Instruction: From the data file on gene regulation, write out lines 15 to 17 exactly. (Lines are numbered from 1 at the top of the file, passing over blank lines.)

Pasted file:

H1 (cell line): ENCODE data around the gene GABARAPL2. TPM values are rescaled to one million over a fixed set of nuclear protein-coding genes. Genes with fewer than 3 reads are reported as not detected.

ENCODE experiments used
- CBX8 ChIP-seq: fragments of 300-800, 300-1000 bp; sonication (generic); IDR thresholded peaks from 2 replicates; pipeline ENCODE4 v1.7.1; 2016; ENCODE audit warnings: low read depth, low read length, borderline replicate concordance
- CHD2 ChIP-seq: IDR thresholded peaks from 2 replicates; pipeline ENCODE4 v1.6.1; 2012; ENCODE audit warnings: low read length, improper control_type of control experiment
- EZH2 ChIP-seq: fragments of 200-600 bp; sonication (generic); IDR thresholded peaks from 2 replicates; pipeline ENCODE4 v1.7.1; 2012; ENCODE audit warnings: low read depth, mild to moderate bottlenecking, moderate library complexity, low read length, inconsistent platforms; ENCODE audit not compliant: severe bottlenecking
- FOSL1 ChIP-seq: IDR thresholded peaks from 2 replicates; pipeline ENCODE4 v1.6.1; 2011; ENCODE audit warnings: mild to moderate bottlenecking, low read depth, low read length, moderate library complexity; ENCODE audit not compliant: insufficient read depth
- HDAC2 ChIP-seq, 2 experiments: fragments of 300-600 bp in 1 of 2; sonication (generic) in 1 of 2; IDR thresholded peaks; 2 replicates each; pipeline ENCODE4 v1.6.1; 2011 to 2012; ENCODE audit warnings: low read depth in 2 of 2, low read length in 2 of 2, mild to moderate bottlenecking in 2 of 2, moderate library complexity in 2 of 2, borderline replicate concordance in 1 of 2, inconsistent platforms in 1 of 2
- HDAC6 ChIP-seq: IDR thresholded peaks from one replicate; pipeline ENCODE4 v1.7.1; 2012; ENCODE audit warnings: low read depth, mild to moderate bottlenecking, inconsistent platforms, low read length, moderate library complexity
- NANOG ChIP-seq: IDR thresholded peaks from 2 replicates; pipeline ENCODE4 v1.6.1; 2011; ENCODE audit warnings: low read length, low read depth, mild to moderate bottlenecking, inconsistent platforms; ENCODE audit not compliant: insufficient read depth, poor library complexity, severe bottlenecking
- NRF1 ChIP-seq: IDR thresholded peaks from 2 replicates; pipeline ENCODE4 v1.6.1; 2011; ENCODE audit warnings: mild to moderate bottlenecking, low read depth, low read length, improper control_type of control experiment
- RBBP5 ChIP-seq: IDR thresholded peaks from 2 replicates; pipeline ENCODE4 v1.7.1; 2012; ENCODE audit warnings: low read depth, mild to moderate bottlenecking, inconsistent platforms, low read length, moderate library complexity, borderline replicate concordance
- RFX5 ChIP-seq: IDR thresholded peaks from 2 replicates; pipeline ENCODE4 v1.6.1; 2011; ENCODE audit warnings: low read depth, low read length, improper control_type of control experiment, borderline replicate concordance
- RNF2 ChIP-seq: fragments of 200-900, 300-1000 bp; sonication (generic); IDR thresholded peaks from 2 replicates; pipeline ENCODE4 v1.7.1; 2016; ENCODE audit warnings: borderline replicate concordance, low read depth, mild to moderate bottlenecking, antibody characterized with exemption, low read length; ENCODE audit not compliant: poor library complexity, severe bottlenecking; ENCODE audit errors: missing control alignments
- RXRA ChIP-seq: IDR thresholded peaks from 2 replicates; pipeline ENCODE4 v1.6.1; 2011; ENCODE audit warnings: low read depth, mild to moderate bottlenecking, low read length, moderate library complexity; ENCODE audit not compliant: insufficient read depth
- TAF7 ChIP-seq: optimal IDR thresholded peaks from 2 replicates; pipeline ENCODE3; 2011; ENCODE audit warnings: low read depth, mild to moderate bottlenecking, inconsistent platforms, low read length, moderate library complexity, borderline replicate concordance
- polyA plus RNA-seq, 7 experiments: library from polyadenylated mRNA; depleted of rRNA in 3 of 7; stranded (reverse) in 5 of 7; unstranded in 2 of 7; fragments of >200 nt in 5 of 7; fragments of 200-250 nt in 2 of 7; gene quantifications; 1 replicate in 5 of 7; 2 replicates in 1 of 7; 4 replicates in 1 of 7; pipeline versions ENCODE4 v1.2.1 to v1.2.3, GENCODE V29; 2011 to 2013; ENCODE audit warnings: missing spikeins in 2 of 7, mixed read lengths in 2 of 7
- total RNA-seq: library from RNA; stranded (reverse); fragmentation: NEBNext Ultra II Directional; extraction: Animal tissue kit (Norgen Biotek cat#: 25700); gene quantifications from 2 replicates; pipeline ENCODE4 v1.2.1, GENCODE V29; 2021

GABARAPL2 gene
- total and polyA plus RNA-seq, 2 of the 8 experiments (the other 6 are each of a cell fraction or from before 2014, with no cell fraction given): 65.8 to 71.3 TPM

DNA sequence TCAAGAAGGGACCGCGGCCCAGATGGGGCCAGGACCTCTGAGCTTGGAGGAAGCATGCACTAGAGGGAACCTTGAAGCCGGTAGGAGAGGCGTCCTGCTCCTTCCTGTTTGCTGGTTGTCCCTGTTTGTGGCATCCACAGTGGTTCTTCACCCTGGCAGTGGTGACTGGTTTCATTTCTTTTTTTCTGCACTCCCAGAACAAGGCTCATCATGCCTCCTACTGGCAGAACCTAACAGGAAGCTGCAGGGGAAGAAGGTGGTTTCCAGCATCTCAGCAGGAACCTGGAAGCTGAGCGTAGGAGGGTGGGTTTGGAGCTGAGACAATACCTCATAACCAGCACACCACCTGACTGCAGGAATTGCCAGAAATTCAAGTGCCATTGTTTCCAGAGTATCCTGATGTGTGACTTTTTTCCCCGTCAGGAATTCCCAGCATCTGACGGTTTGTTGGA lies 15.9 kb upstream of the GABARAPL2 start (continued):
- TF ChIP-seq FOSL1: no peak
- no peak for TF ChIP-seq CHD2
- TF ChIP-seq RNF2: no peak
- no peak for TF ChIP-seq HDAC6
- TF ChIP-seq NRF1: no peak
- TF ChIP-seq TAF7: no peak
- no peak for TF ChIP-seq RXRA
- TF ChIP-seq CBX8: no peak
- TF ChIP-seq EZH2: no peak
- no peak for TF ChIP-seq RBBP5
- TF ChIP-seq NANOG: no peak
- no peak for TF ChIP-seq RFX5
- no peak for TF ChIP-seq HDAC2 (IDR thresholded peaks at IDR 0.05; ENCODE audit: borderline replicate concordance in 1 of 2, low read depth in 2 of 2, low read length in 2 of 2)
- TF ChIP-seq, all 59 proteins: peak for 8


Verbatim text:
- TAF7 ChIP-seq: optimal IDR thresholded peaks from 2 replicates; pipeline ENCODE3; 2011; ENCODE audit warnings: low read depth, mild to moderate bottlenecking, inconsistent platforms, low read length, moderate library complexity, borderline replicate concordance
- polyA plus RNA-seq, 7 experiments: library from polyadenylated mRNA; depleted of rRNA in 3 of 7; stranded (reverse) in 5 of 7; unstranded in 2 of 7; fragments of >200 nt in 5 of 7; fragments of 200-250 nt in 2 of 7; gene quantifications; 1 replicate in 5 of 7; 2 replicates in 1 of 7; 4 replicates in 1 of 7; pipeline versions ENCODE4 v1.2.1 to v1.2.3, GENCODE V29; 2011 to 2013; ENCODE audit warnings: missing spikeins in 2 of 7, mixed read lengths in 2 of 7
- total RNA-seq: library from RNA; stranded (reverse); fragmentation: NEBNext Ultra II Directional; extraction: Animal tissue kit (Norgen Biotek cat#: 25700); gene quantifications from 2 replicates; pipeline ENCODE4 v1.2.1, GENCODE V29; 2021